The first ten: 6, Richard Hawley, Coles Corner

Sheffield has thrown up its own Fred Neil. Sean O'Hagan leads the cheers

Coles Corner

Scott Walker, the great existential balladeer, and a man not given to overstatement, rates Richard Hawley's voice as 'up there with the all-time greats' .

He has been compared with every one from Roy Orbison to late-period Presley. It is not hard to hear why Hawley elicits such extravagant praise, though his voice is a thing of soothing, rather than melodramatic, power, and his songs are suffused with an unhurried, understated beauty.

In my book, Hawley harks back to Sixties' urban boho-balladeers like Fred Neil of 'Everybody's Talkin' fame, and Bob Lind , who wrote the Dylanish 'Elusive Butterfly'. American singers who fused folk and blues to create a kind of urban melancholia in tune with the fading of postwar positivism.

Hawley's home turf is Sheffeld, though, and the best songs on his third solo set evoke the universal through the particular. The title track, a homage to a long-gone, local meeting place, sets the tone for an album that wears its wistfulness proudly on its sleeve. 'The Ocean' is epic in its sweep, the closest he comes to full-blown Walkerian drama, while 'Who's Going to Shoe Your Pretty Little Feet' reworks the traditional ' Kingsport Town' as an ode to paternal love. Here and there, he sounds like a contented Morrissey, and, on the instrumental 'Last Orders', like John Martyn at his most spacious and spaced-out.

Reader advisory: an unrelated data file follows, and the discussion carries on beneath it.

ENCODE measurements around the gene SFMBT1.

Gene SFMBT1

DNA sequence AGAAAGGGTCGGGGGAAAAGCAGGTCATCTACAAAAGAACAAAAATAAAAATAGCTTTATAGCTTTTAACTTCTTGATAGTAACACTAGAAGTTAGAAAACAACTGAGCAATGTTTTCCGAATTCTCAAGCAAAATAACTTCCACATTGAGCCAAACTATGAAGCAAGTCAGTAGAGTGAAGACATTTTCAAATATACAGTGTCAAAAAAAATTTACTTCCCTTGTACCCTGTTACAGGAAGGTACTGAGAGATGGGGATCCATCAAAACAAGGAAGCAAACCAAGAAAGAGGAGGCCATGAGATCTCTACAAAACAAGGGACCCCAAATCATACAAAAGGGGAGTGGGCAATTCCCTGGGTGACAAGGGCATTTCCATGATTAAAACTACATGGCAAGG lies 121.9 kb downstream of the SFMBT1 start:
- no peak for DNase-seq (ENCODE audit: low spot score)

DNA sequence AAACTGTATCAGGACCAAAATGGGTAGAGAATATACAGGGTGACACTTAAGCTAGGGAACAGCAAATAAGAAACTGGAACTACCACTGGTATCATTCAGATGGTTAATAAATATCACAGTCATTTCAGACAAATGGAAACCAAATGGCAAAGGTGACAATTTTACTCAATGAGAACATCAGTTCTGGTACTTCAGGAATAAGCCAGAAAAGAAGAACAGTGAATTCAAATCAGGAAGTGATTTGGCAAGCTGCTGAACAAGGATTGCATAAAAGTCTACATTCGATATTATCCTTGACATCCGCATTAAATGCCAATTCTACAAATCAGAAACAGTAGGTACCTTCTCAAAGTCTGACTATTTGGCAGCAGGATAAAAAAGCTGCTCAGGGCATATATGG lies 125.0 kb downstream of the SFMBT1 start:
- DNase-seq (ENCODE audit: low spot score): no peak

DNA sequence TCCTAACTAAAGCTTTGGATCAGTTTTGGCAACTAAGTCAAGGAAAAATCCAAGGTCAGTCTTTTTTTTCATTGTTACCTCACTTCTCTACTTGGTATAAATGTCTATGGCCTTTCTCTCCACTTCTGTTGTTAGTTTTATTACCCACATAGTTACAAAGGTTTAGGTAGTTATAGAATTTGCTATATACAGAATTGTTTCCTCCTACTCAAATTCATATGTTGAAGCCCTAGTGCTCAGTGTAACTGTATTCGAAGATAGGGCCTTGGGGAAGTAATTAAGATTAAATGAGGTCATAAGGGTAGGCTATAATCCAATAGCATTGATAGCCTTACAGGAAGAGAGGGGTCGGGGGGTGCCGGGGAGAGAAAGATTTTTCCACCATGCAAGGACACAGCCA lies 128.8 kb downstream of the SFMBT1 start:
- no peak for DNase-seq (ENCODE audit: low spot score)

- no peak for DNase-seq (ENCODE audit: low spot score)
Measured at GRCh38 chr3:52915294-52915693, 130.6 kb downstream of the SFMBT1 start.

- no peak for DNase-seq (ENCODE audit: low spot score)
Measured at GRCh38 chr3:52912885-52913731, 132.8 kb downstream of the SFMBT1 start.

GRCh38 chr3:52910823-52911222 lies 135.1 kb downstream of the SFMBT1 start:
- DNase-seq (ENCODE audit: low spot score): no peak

Throughout Hawley walks a singular and self-assured line in almost easy listening, a balm in these brash and vulgar pop times. One for the wee mall hours, then, and altogether more powerful for that.

Burn it: 'The Ocean'; 'Last Orders'

The GuardianTramp

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